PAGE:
Always fun to see who was right and who was wrong with all those pre-event predictions.
And, of course, always entertaining to read all those articles to the effect of “Apple’s new iPad fails to impress.”
People didn’t buy the iPhone 4S in record numbers because of its revolutionary features (though Siri qualifies). They bought it because it was the newest, best version of the phone they already wanted. That’s why the new iPad will likely sell in record numbers as well.
I only have a few issues with the new device. They’re not deal-killers, just observations.
First, especially coming after Tim Cook’s ramp-up yesterday about the “post-PC” world, I wish this iPad had an SD card slot. iCloud gave us the ability to use our iPhones and iPads without ever connecting them to our computers. But if you want to work with higher quality photos than those you get with iPhone and iPad — you need to connect to your computer. Not a very post-PC solution.
Given that the new iPhoto app offers such tremendously cool ways to enhance photos, and having fun with photos is a #1 consumer activity, it’s sad that we can’t go directly from camera to iPad without buying Apple’s $29 Camera Connection Kit. Should be built in, just as it is with iMacs and MacBooks.
Second, I really expected Siri to make her debut on this model. Seems like the next logical extension after iPhone. Maybe that happens only when Siri has her Beta status removed.
Last is the name. For all the predictions about what the new iPad was going to be called, nobody saw this one coming. No iPad 3, no iPad HD — just “the new iPad.” We all believe in simplicity, Apple more than most. The question is: does removing the number from the iPad name make things simpler or more complicated?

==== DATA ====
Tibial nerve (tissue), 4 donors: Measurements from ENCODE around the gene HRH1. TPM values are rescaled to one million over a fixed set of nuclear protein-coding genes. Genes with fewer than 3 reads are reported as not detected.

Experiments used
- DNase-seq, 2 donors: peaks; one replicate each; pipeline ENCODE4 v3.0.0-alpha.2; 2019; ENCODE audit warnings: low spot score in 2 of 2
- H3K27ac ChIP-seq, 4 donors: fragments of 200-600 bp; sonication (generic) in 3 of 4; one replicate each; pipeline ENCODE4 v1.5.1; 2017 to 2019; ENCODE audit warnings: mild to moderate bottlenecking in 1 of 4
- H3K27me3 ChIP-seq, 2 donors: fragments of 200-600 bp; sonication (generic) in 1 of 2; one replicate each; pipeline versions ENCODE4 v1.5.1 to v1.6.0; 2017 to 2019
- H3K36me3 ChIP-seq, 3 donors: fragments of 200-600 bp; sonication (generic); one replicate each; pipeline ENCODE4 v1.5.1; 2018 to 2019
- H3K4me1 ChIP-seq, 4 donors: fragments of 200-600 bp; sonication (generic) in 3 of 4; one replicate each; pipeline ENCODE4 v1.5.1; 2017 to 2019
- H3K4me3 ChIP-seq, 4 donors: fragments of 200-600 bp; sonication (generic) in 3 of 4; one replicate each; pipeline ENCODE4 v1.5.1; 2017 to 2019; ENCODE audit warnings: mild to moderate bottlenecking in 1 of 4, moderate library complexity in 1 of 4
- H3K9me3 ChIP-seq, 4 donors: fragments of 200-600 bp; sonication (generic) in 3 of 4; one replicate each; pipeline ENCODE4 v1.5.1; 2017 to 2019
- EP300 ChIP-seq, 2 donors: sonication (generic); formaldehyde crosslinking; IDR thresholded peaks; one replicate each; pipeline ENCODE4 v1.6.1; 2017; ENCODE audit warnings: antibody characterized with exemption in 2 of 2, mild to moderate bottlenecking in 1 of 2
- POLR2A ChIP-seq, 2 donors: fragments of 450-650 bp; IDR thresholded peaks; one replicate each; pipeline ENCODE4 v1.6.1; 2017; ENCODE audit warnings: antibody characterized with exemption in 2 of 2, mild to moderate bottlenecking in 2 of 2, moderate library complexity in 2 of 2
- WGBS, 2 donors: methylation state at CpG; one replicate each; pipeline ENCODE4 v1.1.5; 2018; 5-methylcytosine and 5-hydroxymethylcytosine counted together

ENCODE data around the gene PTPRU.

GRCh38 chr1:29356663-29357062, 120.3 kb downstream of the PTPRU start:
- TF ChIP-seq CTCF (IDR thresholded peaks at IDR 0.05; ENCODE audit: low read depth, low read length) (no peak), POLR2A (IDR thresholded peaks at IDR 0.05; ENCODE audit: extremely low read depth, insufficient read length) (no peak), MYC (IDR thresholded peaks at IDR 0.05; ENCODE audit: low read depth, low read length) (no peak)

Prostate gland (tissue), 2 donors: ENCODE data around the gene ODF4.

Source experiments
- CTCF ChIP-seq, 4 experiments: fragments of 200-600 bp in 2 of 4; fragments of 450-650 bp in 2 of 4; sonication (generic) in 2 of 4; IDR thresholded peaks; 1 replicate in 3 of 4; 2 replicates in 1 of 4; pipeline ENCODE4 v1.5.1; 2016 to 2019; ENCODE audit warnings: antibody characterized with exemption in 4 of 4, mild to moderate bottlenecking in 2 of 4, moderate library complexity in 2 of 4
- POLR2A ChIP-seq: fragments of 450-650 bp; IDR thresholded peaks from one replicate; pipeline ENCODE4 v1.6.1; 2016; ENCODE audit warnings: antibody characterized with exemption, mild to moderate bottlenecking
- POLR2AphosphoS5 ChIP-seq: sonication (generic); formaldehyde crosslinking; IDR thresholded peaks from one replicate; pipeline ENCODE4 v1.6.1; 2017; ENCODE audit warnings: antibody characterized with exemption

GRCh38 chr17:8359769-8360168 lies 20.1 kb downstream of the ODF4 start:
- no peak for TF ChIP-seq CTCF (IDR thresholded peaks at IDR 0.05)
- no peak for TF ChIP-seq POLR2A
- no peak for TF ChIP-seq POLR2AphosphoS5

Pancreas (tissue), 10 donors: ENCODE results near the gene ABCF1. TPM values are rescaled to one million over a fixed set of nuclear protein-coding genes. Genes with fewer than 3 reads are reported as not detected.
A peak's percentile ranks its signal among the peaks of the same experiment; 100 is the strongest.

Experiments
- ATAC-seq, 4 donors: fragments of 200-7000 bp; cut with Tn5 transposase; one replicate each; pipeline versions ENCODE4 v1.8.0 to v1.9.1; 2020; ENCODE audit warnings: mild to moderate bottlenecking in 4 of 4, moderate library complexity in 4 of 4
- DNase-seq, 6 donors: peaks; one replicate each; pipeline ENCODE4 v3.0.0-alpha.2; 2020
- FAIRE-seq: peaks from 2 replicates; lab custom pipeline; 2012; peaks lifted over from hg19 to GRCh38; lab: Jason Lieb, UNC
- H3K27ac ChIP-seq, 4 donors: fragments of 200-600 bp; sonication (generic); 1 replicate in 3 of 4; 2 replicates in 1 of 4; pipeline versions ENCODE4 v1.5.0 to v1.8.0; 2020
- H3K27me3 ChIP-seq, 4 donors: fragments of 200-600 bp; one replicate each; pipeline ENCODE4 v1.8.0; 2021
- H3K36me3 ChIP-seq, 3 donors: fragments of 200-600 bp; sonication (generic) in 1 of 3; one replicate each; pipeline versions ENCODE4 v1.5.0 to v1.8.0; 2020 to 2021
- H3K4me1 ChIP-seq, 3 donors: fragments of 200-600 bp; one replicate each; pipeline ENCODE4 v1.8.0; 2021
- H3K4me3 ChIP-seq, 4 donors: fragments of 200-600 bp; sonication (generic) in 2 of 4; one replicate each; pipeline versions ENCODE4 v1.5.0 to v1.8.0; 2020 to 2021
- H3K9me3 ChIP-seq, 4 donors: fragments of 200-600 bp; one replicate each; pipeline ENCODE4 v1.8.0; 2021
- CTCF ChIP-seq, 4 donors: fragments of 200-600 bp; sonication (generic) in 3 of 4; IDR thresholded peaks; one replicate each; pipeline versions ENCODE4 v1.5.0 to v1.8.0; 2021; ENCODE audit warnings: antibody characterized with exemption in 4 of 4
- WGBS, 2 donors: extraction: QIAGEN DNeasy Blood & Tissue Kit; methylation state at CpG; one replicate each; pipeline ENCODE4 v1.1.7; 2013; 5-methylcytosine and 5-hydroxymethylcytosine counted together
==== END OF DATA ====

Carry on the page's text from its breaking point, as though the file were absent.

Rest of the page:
Actually, this move shouldn’t be all that shocking. It’s perfectly consistent with the way Apple names iPod, iMac, MacBook Air and MacBook Pro. One could argue that the simplest form of product naming is to remove the model number. It’s all branding.
However, we can’t let Apple off the hook quite so easily. I can’t remember a time when Apple changed naming horses midstream. iPhone has
faithfully often followed the numbered path (with some letters thrown in along the way), and iPad seemed to be following suit— until this abrupt about-face. (Correction: only iPhone 3G, 3GS, 4 and 4S had numbers.)
I was surprised to see Phil Schiller’s explanation in a Wall Street Journal article about the new iPad naming yesterday. Phil says Apple did it “because we didn’t want to be predictable.” Honestly, I would have expected Apple to either be silent on this matter, or just talk about it being yet another form of simplification.
Somehow, making decisions of this magnitude just to be “unpredictable” feels a bit flimsy.
All that said, naming experts know that the initial reactions to product names are mostly irrelevant. Remember how laughable the name iPad was at first, becoming instant fodder for late-night comedy. Not so funny anymore, is it.
So I think we’ll all recover from not having a number with which we can identify our chosen iPad. The new model will sell by the zillion.
Just don’t be surprised when iPhone loses its number with this summer’s new model. At that time Apple won’t be doing it to be unpredictable — they’ll be doing it to be consistent.